Title: Incidents in my life : with a family genealogy /
Author: Batchelor, Charles William, b. 1823.
Pg. 35 PICTURE OF CAPTAIN C. W. BATCHELOR
CAPT. CHAS. W. BATCHELOR was born in Steubenville, Ohio, in 1823, and received his early education at private schools in his native town.His father was JOS. S. BATCHELOR, who moved from Philadelphia to Steubenville, in 1810, and engaged in the manufacture of furniture.In 1841, CAPT. BATCHELOR apprenticed himself to Capt. Henry Mason, of Wheeling, on steamer Tioga, to learn to be a pilot.In 1845, he became a full pilot, (pg. 36) and in 1849, he bought the interest of Capt. John Klinefelter in the steamer Hibernia No. 2, of the Pittsburgh and Cincinnati Packet Line, and assumed command.In 1854, he sold his interest in the Allegheny, and built the Americus for the Pittsburgh and Nashville trade.In 1855, the Americus burned, and he left the river to become the active Vice President of the Eureka Insurance Co. of Pittsburgh, and acted as the general agent in settling marine losses.In 1861, he was appointed, by President Lincoln, as Surveyor of the Port and United States Depository at Pittsburgh, where he remained until September, 1866, when he was removed by President Johnson, because he would not become a Johnson man.During his connection with the latter office, he disbursed over one hundred million dollars, and wound up with the Government in his debt.In 1867, he became President of the Eagle Cotton Mills Co. of Pittsburgh, where he continued until 1873.In 1868, he was made President of the Masonic Bank of Pittsburgh, where he continued until 1884, when he resigned, to become acting Vice President of the Keystone Bank, and President of the Pittsburgh Petroleum Exchange.He continues his connection with the Keystone Bank, but resigned the Presidency of the Oil Exchange.He is now the President of the Natural Gas Company of West Virginia, furnishing gas to the city of Wheeling, and Secretary and Treasurer of the Natural Gas Company, Limited, of Pittsburgh, the first gas company that ever handled natural gas for manufacturing (pg. 37) purposes, which was in 1875.During his steamboat career, he owned in and built the most of the following steamers: Hibernia No. 2, Allegheny, Americus, W. I. Maclay, Eunice, Lucy Gwin, Paragon, Mary E. Forsyth, Geo. W. Graham, W. R. Arthur, Emma Duncan, Darling, Norman, Guidon, F. Y. Batchelor, and the Lac La Bell, of Cleveland, Ohio.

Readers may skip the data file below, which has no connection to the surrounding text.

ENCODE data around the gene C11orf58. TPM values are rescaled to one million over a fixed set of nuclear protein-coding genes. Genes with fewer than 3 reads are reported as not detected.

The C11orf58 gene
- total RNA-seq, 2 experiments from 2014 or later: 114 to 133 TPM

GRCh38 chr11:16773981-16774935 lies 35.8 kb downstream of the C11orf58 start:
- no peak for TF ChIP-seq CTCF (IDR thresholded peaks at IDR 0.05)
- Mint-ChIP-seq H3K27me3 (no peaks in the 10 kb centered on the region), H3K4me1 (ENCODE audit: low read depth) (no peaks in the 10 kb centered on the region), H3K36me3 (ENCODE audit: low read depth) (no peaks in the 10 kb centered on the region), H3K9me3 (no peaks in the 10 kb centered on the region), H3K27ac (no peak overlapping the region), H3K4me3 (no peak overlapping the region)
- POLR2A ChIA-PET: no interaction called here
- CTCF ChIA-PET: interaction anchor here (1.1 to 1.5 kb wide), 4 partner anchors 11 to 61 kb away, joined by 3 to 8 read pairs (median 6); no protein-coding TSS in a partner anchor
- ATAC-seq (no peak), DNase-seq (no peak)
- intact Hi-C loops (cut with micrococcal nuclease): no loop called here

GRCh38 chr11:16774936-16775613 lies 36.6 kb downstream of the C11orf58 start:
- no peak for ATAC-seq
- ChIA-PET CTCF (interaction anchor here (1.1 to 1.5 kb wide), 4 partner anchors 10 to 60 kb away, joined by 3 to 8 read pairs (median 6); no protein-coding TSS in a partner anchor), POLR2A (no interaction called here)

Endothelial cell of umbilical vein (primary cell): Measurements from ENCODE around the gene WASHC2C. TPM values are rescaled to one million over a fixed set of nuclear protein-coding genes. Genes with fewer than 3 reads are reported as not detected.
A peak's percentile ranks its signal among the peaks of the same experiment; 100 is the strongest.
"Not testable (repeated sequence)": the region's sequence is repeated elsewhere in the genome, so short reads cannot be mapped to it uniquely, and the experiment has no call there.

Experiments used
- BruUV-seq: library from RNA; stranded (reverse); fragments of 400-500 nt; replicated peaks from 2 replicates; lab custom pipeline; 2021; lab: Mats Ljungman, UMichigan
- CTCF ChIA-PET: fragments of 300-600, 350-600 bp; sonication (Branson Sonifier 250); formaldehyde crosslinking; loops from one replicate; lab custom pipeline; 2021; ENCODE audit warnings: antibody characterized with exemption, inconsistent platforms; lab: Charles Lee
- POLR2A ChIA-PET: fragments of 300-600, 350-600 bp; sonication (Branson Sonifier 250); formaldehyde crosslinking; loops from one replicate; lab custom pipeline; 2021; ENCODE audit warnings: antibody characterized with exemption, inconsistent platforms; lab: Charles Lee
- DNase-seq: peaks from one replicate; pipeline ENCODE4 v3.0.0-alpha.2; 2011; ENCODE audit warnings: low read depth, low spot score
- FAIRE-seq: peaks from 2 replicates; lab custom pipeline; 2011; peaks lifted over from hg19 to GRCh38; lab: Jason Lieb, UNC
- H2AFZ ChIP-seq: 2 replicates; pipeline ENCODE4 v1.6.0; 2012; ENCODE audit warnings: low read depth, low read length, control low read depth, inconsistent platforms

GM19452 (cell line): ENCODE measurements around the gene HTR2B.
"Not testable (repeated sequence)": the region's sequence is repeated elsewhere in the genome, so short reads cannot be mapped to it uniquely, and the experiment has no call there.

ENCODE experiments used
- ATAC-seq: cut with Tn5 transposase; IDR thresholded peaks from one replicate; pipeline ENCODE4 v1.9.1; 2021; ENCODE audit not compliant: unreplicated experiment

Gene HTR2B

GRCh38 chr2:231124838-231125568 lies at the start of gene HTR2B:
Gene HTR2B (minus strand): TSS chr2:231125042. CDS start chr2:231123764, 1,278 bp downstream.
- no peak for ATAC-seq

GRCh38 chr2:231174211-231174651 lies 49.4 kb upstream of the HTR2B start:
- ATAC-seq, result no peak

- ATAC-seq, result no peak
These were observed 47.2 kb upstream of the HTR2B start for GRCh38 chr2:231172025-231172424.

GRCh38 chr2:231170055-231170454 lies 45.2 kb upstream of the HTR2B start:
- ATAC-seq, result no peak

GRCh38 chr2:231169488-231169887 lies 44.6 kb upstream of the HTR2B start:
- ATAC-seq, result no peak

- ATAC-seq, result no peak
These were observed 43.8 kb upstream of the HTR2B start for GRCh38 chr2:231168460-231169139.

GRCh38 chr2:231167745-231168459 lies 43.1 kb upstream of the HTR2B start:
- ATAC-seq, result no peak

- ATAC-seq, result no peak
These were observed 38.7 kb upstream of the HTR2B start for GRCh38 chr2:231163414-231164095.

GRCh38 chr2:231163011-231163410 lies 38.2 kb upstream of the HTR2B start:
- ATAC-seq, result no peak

In 1885, he was made Chairman of the Committee of Arrangements, and Commodore of the Fleet, for the celebration of the opening of David Island Dam, at Pittsburgh.
CAPT. BATCHELOR has been a prominent Mason for years, he having received the highest degree that can be conferred.